Health and Your Kitten

ADVANCE™ kitten main image

Feeding your kitten with ADVANCE™

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  ADVANCE™ is a range of super premium foods for cats for all different lifestages, lifestyles and special needs.

All ADVANCE™ products in both dry and wet formats are made here in Australia and offer excellent digestibility, proven through non invasive feeding studies.

The recipes all deliver guaranteed palatability and contain no artificial colours. As additional proof of our confidence in the performance of our products, all the ADVANCE™ range offers an unconditional 100 per cent money-back guarantee.

 

Food requirements vary depending on a number of factors including your cats breed, sex, age and activity level. The ADVANCE™ feed guide table is provided as a guide only and actual feeding amounts should be based on your kitten's body condition, weight and level of activity. Always ensure that an adequate supply of clean, fresh water is readily available.

Until weaning, mothers milk will supply all the nutritional needs of kittens. After this time kittens begin to take an interest in other foods. Growing kittens have great demand for nutrients, especially when they are small, so it is important that their first foods are highly palatable, easy to eat and supply complete and balanced nutrition in a concentrated form.

Your kitten's health


The basis of good health is a sound diet, adequate exercise, and maintaining an ideal body weight and composition. You can assist your kitten's long-term health by consulting a vet who can guide you in nutrition, dental health, coat care and disease prevention programs as well as treat your kitten at the first sign of illness. Your vet will undertake a thorough health check, and show you how to examine your kitten's eyes, ears, mouth and coat.

Your kitten should have received the first of a series of vaccinations to protect them from potentially fatal feline diseases. Ensure you obtain a copy of your kitten's vaccination certificate to take with you when you first visit your own vet. If your kitten has not been vaccinated, you should have this done as soon as possible.

Preventing Parasites*


Cats need to be wormed regularly to remove parasitic worms which live in the intestine. Kittens should be treated for roundworm and hookworm every two weeks until three months of age, using drops or tablets. After this, all cats should be treated for roundworm, hookworm and tapeworm once every three months. We recommend consulting your vet to discuss a treatment regime best suited to your kitten.

 

http://dev.advancepet.com.au/media/1458/green_box.jpg Vaccination (feline enteritis, calicivirus, rhinotracheitis)
http://dev.advancepet.com.au/media/1460/blue_box.jpg Worming (roundworm only)
http://dev.advancepet.com.au/media/1459/red_box.jpg Worming (allwormer)
 
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6 8 10 12 4 5 6 7 8 9 10 11 12
 
Weeks ---------------------> Months -------------------------------------------------->
This chart is intended only as a guide to health care procedure for kittens at various ages. Consult your vet for specific information regarding your kitten's health care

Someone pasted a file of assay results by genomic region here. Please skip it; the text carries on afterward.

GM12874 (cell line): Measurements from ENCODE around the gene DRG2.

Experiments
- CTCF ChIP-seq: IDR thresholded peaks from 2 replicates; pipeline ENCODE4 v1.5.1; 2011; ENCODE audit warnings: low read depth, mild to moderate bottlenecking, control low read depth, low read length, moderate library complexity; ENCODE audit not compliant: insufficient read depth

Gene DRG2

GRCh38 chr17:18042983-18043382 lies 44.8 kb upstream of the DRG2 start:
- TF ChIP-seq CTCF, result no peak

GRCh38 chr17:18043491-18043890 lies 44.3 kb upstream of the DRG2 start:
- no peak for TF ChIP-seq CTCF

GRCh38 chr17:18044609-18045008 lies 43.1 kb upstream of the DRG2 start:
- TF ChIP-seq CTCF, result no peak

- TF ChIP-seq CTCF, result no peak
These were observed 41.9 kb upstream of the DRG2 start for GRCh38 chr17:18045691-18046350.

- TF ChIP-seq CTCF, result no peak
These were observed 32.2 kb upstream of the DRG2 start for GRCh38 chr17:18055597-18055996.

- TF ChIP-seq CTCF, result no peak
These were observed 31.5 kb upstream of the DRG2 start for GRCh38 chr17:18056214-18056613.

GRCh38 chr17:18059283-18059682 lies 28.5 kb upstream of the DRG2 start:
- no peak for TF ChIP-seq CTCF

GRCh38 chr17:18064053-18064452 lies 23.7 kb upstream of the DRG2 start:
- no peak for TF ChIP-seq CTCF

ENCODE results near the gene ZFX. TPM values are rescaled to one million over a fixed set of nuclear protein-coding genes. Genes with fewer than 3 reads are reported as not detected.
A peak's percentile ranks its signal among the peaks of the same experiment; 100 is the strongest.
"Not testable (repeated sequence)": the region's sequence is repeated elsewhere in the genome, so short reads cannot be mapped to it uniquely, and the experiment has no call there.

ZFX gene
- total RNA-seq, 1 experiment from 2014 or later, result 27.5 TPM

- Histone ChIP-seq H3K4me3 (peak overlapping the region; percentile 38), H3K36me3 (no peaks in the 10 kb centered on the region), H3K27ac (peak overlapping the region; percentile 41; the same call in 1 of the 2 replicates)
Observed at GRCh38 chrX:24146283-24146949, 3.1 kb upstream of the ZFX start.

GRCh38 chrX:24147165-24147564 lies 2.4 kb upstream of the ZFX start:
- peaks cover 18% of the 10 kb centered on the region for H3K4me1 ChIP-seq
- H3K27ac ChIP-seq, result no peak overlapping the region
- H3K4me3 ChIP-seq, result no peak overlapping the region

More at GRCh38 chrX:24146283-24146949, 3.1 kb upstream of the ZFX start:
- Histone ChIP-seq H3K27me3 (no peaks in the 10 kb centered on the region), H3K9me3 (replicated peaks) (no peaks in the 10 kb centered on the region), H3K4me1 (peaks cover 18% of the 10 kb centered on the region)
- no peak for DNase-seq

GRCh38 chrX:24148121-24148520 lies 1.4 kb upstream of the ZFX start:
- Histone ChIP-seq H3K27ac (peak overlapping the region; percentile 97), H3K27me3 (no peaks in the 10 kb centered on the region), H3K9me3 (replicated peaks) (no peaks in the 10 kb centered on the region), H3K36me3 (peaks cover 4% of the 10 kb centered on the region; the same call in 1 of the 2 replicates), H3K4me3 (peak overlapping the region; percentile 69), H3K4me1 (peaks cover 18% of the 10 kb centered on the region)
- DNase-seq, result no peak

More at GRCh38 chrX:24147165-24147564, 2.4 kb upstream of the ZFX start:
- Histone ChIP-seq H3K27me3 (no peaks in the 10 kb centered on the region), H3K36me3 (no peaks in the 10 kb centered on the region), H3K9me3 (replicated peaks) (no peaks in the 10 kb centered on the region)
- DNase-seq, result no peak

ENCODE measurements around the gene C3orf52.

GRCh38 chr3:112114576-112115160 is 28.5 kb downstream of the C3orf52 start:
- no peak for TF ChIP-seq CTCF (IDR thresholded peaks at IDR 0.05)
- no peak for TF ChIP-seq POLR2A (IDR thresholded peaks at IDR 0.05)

Fleas and ticks are most prevalent during the warmer months and a combination of products is usually required to treat them. Your vet can recommend the most suitable approach for your situation. Attempts must be made to remove not only the adult fleas visible on the cat and any other pets, but also the flea larvae and eggs in the environment. While there are products which aid in the control of ticks, if you live in an area where they are a problem, your cat should be checked daily for ticks during the summer. If you find a tick, consult your vet immediately for advice.

* This parasite treatment information relates to Australian conditions only. We recommend consultation with you vet for individual requirements in other countries.

Grooming


To get the best results and help your kitten adjust to a regular grooming it's best to start early in life. This will help them adjust to regular brushing and it will make it easier for both of you. Usually once a week will be fine but if you have a long-haired breed you may need to groom on a more regular basis.

How to groom


Take the time to find out what your kitten likes and what annoys them. This way you can make them comfortable and they will become used to handling- Grooming will be looked at as something to look forward to and not a bad experience. Keep in mind that the ears and stomach are quite sensitive and may cause aggravation if they aren't handled with sensitivity.

Any loose or matted hair can be removed using a comb. This will help to remove tangles and help to reduce the amount of hair-balls. Hair-balls form in the stomach from hair that is picked up from the tongue, during grooming. This hair then forms furballs which can become a problem if it is excessive.

There is an assortment of brushes that you can buy. Fine-toothed combs are best for shorter coats, wide-toothed combs for long-haired cats and flea combs are very fine, helping to pick up fleas and flea dirt from the coat.

Bathing


You would be surprised to know that kittens can be bathed and will often enjoy it. Washing can contribute to reduced matting and tangling and a softer coat. If you are unsure how to bath your kitten and what to use, check with your veterinarian.

Desexing


Your kitten, male or female, should be desexed at around six months of age unless you intend for it to breed. There is little to choose between male and female cats once they have been neutered - both sexes will make affectionate, home-loving pets.